The Federal Government will review the removal of some natural therapies from the private health insurance rebate that it introduced among its new reforms this month.
Sixteen such treatments – including homeopathy, reflexology, pilates, yoga and aromatherapy – have not been covered by insurers since Monday 1 April 2019.
However, Health Minister Greg Hunt has now commissioned a review of this policy, including a five-year update to the Liberal Party’s 2014-15 review of natural therapies.
“The Government has listened to the views of the sector that there is additional evidence for certain natural therapies since 2014-15 and this updated review will enable formal consideration of this,” Mr Hunt said in a statement.
He said the Liberals will spend up to $2 million on the review, which starts in mid-2019. The final report is due in 2020.
It will be led by Commonwealth Chief Medical Officer Professor Brendan Murphy, with an advisory panel including experts in natural therapies, private health insurance, medicine and allied health, plus consumer representatives. The National Health and Medical Research Council will also be involved.
“The CMO’s review will assess additional available evidence for natural therapies, undertake public consultation and provide advice to Government on whether certain natural therapies should be eligible for subsidy through the private health insurance rebate,” Mr Hunt said.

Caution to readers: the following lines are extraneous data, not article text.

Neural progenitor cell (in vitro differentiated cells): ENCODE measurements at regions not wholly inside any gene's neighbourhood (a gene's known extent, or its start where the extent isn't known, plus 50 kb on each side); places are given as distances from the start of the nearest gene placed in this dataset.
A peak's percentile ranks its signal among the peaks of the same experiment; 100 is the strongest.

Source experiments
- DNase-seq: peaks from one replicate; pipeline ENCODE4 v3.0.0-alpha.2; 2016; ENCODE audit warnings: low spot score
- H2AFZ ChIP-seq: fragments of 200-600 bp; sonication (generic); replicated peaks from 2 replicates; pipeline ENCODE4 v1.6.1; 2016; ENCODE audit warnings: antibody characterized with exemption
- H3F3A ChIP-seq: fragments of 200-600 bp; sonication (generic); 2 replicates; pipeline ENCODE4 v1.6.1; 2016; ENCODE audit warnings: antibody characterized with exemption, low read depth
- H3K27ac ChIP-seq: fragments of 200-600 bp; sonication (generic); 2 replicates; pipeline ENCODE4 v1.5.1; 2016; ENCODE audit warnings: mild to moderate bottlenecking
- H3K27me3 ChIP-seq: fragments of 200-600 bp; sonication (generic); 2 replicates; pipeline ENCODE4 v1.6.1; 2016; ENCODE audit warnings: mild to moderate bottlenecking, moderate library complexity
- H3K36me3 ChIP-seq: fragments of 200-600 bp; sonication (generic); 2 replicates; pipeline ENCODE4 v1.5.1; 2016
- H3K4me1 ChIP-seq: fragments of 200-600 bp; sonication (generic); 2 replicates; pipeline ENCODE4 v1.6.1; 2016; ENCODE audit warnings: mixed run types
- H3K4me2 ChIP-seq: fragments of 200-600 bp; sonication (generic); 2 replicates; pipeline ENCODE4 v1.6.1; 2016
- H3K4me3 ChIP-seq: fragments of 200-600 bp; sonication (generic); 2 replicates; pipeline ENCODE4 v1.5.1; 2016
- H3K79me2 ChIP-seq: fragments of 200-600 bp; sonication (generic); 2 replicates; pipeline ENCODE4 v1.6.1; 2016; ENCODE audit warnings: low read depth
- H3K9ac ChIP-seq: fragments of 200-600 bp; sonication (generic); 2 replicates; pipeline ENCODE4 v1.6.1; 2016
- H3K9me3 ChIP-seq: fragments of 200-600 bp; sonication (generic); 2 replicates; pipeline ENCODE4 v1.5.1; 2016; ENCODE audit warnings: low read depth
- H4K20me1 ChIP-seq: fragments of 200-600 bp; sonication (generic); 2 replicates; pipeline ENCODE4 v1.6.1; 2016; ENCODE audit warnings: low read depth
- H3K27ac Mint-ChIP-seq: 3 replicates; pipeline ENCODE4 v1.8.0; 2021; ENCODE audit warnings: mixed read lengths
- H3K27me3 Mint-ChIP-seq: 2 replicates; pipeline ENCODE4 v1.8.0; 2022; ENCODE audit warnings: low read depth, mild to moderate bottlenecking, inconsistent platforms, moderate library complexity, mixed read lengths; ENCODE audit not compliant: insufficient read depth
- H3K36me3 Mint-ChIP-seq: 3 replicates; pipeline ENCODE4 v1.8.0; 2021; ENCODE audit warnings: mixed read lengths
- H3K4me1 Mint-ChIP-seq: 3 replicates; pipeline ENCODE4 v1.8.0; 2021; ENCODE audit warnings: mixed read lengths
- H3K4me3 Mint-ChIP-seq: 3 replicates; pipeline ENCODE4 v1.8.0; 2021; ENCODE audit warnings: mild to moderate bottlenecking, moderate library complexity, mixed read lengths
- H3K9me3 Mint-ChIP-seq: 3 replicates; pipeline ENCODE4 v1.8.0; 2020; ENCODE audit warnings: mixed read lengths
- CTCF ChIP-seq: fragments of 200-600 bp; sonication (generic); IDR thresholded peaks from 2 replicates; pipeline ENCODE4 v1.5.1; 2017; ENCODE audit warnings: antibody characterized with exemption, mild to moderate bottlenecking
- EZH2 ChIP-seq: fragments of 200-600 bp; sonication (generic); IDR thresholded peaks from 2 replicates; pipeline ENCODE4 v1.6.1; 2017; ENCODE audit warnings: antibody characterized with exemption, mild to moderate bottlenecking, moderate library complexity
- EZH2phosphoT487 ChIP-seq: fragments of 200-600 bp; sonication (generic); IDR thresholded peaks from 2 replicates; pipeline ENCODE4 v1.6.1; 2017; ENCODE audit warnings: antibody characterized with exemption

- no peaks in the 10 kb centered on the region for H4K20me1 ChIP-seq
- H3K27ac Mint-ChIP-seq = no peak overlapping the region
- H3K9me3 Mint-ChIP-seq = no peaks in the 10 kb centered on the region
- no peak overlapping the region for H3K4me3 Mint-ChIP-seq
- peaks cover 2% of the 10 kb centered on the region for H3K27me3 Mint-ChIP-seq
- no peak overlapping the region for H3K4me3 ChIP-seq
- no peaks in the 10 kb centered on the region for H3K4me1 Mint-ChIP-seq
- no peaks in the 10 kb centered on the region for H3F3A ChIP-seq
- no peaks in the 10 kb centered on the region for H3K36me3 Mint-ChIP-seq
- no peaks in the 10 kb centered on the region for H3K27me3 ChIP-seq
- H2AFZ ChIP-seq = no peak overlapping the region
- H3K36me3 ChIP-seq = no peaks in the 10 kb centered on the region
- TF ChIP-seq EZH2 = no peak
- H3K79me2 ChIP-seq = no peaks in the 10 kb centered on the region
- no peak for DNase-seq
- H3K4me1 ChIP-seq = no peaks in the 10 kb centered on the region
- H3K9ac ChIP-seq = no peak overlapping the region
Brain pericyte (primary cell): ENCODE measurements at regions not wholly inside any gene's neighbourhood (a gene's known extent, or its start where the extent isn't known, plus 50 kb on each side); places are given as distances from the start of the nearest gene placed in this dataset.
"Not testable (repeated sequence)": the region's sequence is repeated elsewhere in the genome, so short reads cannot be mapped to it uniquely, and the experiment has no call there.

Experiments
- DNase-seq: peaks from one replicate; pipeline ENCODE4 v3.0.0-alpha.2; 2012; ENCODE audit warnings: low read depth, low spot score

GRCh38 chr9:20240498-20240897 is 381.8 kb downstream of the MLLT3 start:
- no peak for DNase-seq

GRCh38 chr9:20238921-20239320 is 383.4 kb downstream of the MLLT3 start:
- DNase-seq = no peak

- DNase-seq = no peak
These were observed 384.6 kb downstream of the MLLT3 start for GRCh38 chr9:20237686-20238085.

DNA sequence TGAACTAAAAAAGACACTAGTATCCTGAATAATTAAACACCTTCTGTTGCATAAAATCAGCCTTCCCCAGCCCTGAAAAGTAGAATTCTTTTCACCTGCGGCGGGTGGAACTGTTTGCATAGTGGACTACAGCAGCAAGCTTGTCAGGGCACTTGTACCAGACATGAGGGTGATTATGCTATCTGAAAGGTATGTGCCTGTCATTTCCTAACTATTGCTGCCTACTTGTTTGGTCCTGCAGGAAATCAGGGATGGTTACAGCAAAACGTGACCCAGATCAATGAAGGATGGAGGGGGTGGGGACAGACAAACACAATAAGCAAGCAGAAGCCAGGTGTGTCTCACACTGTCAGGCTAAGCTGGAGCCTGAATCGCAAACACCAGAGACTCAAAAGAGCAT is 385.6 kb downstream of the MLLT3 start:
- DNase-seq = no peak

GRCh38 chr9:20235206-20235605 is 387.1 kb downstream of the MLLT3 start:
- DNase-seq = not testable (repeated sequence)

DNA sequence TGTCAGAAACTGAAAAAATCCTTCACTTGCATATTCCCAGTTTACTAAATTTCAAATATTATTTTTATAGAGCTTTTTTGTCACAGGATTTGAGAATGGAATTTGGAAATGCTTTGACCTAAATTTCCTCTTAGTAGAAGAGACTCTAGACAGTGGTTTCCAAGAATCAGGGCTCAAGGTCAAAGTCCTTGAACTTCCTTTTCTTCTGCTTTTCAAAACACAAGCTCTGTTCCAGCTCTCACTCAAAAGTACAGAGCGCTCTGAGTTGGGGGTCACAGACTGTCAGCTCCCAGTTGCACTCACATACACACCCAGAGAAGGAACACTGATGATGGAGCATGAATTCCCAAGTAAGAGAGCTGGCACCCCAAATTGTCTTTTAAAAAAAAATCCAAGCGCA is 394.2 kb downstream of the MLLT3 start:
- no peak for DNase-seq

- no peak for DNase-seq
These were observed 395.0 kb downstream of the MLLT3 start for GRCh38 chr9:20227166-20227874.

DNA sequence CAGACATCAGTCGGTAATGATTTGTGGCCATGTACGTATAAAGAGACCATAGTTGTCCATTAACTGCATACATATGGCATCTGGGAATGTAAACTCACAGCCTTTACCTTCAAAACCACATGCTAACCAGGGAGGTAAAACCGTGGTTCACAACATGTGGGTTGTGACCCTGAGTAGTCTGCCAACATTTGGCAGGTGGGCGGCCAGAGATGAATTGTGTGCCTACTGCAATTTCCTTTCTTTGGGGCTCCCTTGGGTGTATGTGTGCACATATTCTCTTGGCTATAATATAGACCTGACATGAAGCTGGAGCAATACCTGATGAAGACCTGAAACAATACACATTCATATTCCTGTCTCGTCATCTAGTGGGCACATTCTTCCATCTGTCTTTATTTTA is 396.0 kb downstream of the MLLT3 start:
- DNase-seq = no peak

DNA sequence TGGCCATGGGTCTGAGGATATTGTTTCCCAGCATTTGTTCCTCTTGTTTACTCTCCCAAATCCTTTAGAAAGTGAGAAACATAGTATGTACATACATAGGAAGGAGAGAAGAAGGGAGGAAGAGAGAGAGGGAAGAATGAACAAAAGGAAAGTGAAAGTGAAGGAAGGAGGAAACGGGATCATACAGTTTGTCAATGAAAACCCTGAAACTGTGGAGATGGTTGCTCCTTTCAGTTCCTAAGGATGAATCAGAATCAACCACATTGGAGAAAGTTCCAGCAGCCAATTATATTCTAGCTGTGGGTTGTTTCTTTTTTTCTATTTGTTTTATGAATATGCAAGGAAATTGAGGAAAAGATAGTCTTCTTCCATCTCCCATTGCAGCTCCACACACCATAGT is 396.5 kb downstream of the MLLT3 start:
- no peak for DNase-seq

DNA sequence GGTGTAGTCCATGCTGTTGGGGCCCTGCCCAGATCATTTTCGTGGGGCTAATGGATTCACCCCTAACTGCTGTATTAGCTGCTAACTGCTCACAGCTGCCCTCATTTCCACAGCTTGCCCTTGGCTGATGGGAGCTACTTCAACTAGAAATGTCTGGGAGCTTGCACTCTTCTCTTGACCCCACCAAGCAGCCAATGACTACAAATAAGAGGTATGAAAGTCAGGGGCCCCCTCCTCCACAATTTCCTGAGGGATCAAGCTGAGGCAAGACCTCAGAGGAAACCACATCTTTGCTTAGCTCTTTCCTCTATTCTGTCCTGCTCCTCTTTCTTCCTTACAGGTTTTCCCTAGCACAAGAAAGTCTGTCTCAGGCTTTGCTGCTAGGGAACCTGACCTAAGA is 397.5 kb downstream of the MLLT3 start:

The government’s decision to review this part of its reforms – which comes ahead of the federal election in May – has been backed by campaign group Your Health Your Choice.
“Removal of natural therapy rebates pushes costs to consumers and makes private health insurance less worthwhile,” spokesperson Petrina Reichman said.
Mr Hunt said the health insurance reforms have delivered the lowest annual premium change in 18 years, at 3.25 per cent.
Private health insurers now classify private hospital products into four tiers – Gold, Silver, Bronze and Basic – while offering premium discounts for people aged 18 to 29, higher excesses for lower premiums, and travel and accommodation benefits for those who must travel long distances for hospital treatment.